Category Archives: Tobit

Bible and Country Music – Tobit and “The Long Black Veil”

This doesn’t really apply to the entire book, but the ability of the person to see and know what it happening above his grave serves as the connection.

Plus, I really like the song.

Deuterocanonical and Cognate Yearbook 2009 Interaction – Tobit’s Narration

Just working through the Deuterocanonical and Cognate Yearbook 2009 by interacting with a few of the articles.

Death and Burial in the Tobit Narration in the Context of the Old Testament Tradition – Beate Ego

I don’t fully agree with Ego’s understanding of Tobit 3.10, in which Sara is said to keep from committing suicide in order to keep from father from coming to sorrow in Hades (καὶ κατάξω τὸ γῆρας τοῦ πατρός μου μετὰ λύπης εἰς ᾅδου  (Tob 3:10 BGT)). Much like the use of Hades in 13.2, it is a poetic device representing the separation from God. Or, we might have a universalist bent in Tobit. I prefer the first option, and in doing so, find that Ego’s understand of Tobit’s use of Hades in Sara’s speech is mistaken. Hades, at least for Tobit, is a poetic device used to symbolize death, destruction, and separation from God. She doesn’t see Tobit’s statement in 4.10, that alms delivers from death, as a statement on the afterlife.

She does highlight the phrase ἔκχεον τοὺς ἄρτους σου ἐπὶ τὸν τάφον τῶν δικαίων (Tobit 4:17) connecting it to several other Deuterocanonical passages. If Ego is correct, it is interesting then what this might represent as regards to Palestinian beliefs during this time. Further, the use of a ritual which must be called magic is theologically entertaining.

This article presents an interesting development in my understanding of Tobit and his community in several ways. First, they are extremely family oriented, alms focused, and bound in tradition. Further, the author of Tobit either knows other authors of the time, such as Sirach and Baruch, or is in the middle of the same sect. Burying the dead takes on a socio-religious motivation and should refocus study on the purification rituals in the Torah and how they might be applied to the understanding of the after-life among the ancient Hebrews.

State of the (Living) Dead in Tobit 5.10

Tobit’s community is not doubt a mixed one, filled with no hope for the afterlife but entertaining the thoughts of angels; yet, Tobit shares a view of the dead’s state which is perplexing, or perhaps, merely poetic. For Tobit, a person dies and goes “to the eternal place” (3.6), to Sheol (3.10), ‘into the darkness’ (4.10; 14.10) or lie ‘in darkness’ (5.10).  It is the description that Tobit gives in 5.10 that is the most interesting.

Then Tobias went out and called him, and said, “Young man, my father is calling for you.” So he went in to him, and Tobit greeted him first. He replied, “Joyous greetings to you!” But Tobit retorted, “What joy is left for me any more? I am a man without eyesight; I cannot see the light of heaven, but I lie in darkness like the dead who no longer see the light. Although still alive, I am among the dead. I hear people but I cannot see them.” But the young man said, “Take courage; the time is near for God to heal you; take courage.” Then Tobit said to him, “My son Tobias wishes to go to Media. Can you accompany him and guide him? I will pay your wages, brother.” He answered, “I can go with him and I know all the roads, for I have often gone to Media and have crossed all its plains, and I am familiar with its mountains and all of its roads.” (Tob 5:10 NRS)

He compares his present condition, brought on by doing only good deeds, to that of the dead. We must remember that Tobit made a point of burying the dead which eventually caused him to lose his position in the empire (1.16-22). His focus was on the dead, so when we hear his depiction of the dead as being virtually alive, at least consciously, we should take note.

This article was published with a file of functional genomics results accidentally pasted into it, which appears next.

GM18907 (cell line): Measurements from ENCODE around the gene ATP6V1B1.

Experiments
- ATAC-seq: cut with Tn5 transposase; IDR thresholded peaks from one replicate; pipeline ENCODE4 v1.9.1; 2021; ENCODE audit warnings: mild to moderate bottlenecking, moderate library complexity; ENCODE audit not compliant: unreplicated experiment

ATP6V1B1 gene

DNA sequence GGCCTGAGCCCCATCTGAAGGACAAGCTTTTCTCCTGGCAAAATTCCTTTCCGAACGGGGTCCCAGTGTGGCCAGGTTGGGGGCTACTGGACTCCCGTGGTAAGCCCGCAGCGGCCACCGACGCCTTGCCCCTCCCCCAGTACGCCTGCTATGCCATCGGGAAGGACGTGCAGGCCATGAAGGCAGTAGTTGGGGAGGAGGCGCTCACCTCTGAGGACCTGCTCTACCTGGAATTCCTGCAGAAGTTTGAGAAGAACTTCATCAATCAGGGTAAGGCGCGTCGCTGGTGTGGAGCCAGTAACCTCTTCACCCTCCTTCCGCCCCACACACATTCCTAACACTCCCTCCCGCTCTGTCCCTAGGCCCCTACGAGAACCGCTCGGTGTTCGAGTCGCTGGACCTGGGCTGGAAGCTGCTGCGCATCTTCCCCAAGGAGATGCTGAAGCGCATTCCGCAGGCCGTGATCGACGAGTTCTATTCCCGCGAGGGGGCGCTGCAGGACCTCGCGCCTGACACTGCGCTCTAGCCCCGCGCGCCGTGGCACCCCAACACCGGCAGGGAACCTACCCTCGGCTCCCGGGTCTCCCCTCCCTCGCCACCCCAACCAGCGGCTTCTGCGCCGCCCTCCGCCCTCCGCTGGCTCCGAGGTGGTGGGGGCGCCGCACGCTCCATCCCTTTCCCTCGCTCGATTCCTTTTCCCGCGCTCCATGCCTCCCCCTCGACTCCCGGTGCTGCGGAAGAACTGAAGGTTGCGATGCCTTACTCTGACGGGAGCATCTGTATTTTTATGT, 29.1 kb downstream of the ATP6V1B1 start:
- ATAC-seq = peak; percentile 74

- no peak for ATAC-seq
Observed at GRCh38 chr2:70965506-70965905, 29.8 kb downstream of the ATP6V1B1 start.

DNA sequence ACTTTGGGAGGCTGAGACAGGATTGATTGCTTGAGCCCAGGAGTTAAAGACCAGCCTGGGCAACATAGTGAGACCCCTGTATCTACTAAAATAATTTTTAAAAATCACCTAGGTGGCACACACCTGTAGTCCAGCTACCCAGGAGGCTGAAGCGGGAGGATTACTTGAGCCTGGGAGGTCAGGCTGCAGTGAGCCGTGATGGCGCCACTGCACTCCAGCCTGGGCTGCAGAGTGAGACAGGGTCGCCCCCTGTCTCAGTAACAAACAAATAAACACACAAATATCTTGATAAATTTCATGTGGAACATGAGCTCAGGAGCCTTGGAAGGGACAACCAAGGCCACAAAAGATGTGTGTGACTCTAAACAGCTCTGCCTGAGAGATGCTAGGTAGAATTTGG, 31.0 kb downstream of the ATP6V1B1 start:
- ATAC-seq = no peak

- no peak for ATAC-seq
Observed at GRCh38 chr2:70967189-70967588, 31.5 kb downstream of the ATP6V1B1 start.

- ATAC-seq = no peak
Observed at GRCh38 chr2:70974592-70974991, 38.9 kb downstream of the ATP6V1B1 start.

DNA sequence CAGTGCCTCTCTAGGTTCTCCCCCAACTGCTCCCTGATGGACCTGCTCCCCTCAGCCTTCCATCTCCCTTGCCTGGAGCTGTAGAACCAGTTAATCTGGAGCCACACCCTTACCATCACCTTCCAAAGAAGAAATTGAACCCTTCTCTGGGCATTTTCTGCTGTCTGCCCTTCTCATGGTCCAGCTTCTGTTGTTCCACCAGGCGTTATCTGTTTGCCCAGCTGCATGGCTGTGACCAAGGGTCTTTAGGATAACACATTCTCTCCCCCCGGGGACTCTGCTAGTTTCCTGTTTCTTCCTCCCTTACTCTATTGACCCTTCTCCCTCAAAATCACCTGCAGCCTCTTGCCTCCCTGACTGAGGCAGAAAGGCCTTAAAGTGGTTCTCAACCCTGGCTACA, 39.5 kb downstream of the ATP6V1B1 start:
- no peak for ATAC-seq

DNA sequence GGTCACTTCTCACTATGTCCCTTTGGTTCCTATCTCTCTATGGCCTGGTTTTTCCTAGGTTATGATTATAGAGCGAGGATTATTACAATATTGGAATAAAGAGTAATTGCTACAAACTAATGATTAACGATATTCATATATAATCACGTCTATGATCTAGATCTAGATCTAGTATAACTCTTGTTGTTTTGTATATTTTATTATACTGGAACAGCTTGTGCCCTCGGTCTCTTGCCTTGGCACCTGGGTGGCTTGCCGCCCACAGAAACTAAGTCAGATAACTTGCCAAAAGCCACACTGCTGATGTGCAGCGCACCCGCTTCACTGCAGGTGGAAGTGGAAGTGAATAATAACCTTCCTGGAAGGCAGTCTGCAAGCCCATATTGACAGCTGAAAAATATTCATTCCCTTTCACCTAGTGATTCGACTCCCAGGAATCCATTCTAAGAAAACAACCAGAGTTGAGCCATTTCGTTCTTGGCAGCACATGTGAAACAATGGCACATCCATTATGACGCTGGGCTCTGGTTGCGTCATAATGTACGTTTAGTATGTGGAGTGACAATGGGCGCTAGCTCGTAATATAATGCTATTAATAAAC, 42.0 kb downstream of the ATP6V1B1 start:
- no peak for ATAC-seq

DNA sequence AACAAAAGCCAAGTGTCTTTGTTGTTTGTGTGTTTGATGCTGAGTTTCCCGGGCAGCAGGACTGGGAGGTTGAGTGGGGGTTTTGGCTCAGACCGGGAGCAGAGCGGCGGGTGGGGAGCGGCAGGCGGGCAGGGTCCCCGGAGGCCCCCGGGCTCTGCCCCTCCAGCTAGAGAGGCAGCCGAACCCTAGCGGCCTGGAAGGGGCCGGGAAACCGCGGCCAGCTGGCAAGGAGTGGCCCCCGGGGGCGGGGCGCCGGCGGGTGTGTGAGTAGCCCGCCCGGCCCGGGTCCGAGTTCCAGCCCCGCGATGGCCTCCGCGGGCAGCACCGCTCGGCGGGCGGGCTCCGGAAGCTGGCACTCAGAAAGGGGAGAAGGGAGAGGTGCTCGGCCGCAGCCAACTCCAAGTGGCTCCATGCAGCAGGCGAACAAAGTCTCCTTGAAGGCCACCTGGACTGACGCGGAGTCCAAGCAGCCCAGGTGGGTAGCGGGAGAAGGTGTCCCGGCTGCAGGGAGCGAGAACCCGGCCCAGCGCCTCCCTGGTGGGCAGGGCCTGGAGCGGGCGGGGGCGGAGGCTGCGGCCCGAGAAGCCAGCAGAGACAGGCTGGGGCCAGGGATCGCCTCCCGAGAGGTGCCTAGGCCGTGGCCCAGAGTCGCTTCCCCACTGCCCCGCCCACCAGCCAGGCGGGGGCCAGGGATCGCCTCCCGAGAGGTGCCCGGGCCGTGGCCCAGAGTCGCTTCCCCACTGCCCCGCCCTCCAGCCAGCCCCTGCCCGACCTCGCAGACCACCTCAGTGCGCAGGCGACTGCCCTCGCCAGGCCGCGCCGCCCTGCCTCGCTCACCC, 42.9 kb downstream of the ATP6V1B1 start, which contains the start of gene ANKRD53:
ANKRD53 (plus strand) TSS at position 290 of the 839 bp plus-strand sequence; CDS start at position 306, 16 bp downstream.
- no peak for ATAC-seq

We also find, contrary to the Sadduccean dogma, Christ speaking of the dead in a state, knowing of the (metaphysically) life above them and able to feel pain.

“The rich man shouted, ‘Father Abraham, have some pity! Send Lazarus over here to dip the tip of his finger in water and cool my tongue. I am in anguish in these flames.’ (Luke 16:24 NLT)

“Then the rich man said, ‘Please, Father Abraham, at least send him to my father’s home. For I have five brothers, and I want him to warn them so they don’t end up in this place of torment.’ (Luke 16:27-28 NLT)

Both descriptions portray the dead as knowing what is going around them. For Tobit, then, burying the dead was a righteous act, so that they wouldn’t be bothered as they lay decaying under the sun. For Christ, it becomes a parabolic tool to highlight the coming Resurrection[1].


[1] For a fuller treatment on the dead in Tobit, see Beate Ego, Death and Burial in the Tobit Narration in the Context of the Old Testament Tradition, Deuterocanonical and Cognate Literature, Yearbook 2009.

Tobit’s Story Expressed in Art

I’ve been reading through Tobit for a while now, and came across some artwork relating to the story. Some of the best were by an artist named Rembrandt:

That’s right, a goat. Read the book to find out why.

I didn’t know that 4th-2nd century bc(e) looked like medieval Europe and angels were all really just big cupids with more clothes. Like Wisdom, Tobit provided inspiration for great European artists along side that of other canonical stories. You can find more here:

Tobit, Anna and Tobias – Olga’s Gallery.

Tobit 4:14 and Matthew 20.1-16 – Get Paid for Working for God

If we take Bauckham’s position that Tobit is a parable to the Northern Tribes in exile, then we can understand the use of parabolic language which also finds its way into the New Testament thought-world. As I wrote previously, I find that there is a slight connection between the author of Tobit and his parables and the parables of Christ in the Gospels. This is another example of that thread of connection.